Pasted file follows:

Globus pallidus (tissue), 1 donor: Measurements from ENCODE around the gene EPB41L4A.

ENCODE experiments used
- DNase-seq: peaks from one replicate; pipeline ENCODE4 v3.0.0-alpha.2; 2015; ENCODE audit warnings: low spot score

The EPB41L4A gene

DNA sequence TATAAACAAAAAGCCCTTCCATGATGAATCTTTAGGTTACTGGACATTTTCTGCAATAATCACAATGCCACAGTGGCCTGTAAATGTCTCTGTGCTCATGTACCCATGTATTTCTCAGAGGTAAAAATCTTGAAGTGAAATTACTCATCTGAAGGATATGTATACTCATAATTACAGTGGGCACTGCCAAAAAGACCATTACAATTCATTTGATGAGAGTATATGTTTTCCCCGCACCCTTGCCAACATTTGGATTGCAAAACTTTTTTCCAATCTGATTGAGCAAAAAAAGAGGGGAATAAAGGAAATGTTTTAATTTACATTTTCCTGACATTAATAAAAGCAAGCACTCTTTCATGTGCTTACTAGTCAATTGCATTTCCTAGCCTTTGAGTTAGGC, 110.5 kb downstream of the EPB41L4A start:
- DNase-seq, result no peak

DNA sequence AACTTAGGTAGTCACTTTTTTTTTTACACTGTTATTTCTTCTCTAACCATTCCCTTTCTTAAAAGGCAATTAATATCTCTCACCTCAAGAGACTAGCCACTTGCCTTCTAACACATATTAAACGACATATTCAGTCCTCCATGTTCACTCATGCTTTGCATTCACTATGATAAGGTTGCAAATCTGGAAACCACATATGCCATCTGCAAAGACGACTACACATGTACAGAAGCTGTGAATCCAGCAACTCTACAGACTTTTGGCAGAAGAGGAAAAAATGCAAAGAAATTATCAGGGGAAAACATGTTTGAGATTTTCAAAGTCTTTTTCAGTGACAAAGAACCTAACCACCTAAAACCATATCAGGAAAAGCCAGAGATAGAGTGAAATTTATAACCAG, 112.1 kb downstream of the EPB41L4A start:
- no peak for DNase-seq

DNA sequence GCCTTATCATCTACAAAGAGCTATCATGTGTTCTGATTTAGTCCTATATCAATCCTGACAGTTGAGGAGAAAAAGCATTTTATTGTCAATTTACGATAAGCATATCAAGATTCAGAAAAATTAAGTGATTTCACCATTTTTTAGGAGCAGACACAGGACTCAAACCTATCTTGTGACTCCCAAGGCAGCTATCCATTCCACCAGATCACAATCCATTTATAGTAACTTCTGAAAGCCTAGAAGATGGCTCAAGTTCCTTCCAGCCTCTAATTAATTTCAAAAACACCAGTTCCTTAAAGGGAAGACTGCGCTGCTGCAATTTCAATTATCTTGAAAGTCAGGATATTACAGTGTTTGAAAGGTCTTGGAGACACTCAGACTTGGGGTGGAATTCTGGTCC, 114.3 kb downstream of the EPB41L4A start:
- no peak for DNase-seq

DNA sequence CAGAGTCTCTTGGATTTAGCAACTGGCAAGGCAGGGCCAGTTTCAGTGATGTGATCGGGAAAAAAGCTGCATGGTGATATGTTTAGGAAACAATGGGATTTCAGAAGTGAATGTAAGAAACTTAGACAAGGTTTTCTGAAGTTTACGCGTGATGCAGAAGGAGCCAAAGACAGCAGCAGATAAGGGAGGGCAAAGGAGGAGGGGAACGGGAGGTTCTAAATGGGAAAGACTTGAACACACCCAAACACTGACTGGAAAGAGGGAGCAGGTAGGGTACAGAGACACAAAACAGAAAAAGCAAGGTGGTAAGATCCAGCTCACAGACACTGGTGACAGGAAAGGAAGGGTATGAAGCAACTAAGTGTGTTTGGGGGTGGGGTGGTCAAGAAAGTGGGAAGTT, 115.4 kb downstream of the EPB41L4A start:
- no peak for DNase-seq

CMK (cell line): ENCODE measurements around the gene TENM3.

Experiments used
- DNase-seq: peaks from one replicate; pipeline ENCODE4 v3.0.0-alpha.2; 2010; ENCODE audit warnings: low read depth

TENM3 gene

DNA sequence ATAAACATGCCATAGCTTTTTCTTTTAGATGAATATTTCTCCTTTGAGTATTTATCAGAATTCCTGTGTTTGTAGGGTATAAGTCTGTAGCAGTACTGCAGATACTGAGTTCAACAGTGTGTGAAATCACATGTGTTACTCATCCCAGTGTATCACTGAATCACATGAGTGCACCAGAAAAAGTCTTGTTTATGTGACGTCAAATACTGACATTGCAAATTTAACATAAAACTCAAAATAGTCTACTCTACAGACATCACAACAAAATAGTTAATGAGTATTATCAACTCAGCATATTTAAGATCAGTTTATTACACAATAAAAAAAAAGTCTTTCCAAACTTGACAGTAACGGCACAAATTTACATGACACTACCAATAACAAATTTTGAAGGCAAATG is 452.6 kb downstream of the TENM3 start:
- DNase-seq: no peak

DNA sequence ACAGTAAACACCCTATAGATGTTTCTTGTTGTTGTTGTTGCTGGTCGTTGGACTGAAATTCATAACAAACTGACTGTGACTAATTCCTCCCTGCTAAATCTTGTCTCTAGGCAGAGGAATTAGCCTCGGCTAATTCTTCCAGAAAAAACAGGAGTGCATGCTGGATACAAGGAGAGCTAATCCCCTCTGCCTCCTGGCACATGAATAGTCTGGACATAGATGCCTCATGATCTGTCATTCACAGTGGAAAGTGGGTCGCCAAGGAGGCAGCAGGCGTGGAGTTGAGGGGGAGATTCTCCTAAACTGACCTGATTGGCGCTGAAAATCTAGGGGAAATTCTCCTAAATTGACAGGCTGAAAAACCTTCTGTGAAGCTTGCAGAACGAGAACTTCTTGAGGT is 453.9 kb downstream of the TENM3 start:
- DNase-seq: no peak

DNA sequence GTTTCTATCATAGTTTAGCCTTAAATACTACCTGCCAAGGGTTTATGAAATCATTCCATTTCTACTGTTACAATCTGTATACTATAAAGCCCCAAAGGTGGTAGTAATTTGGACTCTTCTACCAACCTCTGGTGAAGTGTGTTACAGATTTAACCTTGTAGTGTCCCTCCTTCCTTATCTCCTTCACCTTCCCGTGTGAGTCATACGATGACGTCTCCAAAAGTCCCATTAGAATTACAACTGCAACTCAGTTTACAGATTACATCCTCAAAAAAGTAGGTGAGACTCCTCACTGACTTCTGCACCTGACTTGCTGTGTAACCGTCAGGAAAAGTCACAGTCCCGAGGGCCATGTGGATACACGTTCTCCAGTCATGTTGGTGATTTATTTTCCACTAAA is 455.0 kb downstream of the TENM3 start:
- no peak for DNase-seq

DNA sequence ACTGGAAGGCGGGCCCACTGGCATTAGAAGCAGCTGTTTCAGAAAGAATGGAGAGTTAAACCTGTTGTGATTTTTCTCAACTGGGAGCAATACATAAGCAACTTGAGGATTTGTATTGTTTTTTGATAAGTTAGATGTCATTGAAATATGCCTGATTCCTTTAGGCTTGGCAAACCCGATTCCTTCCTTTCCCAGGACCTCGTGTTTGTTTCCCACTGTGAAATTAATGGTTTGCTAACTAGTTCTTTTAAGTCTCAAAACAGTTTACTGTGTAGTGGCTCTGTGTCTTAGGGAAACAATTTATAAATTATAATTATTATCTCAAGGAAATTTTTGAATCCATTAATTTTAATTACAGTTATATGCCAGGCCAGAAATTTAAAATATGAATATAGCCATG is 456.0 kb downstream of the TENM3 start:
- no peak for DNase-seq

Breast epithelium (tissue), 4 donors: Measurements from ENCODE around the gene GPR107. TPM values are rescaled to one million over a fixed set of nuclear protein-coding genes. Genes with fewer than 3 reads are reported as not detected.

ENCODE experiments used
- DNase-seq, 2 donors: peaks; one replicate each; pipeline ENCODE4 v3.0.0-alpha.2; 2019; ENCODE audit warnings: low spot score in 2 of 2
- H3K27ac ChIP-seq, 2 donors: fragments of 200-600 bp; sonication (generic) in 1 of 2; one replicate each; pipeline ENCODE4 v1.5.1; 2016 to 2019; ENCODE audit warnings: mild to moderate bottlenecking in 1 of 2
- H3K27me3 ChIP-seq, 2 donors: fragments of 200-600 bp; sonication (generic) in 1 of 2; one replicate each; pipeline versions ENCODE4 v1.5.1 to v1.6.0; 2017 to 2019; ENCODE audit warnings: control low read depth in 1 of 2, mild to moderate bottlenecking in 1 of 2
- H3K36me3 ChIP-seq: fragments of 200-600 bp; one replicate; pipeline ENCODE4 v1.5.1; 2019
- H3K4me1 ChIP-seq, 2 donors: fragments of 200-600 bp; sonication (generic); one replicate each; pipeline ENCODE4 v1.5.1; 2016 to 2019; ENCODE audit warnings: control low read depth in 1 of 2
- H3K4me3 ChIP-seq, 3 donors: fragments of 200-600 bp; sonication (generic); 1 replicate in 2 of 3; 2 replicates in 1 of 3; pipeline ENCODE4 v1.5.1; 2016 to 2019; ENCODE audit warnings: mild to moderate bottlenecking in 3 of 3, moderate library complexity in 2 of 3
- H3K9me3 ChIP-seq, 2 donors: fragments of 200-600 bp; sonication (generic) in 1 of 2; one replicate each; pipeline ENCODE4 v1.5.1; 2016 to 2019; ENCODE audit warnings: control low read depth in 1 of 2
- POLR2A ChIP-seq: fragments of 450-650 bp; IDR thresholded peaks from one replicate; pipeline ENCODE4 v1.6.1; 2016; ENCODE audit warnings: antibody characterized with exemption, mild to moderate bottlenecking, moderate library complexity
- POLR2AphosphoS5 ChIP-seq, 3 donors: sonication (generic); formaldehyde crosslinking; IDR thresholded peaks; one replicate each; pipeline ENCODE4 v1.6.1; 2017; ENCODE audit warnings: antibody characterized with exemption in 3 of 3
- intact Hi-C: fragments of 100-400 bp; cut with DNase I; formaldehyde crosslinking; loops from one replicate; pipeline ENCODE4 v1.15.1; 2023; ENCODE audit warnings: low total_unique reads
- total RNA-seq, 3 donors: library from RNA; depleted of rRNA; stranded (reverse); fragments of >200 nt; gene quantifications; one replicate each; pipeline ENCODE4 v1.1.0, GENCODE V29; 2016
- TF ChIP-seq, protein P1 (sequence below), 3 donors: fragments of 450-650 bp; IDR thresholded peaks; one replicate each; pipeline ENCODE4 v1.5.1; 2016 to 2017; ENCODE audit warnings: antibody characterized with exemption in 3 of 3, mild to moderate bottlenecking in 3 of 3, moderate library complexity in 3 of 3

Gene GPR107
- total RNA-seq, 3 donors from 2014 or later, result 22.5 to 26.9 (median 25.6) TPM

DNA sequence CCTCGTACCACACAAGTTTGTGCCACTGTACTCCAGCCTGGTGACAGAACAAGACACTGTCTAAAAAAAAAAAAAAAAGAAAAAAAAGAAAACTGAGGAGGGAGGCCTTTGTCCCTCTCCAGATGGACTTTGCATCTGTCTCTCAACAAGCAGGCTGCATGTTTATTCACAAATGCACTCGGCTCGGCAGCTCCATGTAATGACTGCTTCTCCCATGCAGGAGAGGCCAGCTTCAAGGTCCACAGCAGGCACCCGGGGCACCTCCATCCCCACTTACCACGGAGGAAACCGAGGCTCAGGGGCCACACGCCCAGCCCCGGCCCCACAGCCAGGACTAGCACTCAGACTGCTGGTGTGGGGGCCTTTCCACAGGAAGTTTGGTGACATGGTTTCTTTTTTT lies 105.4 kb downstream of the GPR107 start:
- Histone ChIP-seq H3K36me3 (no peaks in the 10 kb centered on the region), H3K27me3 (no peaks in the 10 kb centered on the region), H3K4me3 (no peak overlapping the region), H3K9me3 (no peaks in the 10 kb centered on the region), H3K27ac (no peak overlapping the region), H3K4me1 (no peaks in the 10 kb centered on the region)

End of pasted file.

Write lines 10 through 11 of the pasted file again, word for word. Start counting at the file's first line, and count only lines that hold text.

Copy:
- no peak for DNase-seq

DNA sequence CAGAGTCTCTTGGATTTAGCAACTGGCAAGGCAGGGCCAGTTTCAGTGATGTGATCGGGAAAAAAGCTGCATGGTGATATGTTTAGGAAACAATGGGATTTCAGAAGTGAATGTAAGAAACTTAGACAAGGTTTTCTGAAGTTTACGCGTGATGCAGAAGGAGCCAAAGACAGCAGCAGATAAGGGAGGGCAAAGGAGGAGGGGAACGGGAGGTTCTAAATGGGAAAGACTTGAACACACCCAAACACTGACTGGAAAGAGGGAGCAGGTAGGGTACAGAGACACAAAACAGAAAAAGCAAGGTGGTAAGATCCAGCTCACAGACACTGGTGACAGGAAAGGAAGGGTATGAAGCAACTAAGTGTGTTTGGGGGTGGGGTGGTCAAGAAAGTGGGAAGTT, 115.4 kb downstream of the EPB41L4A start: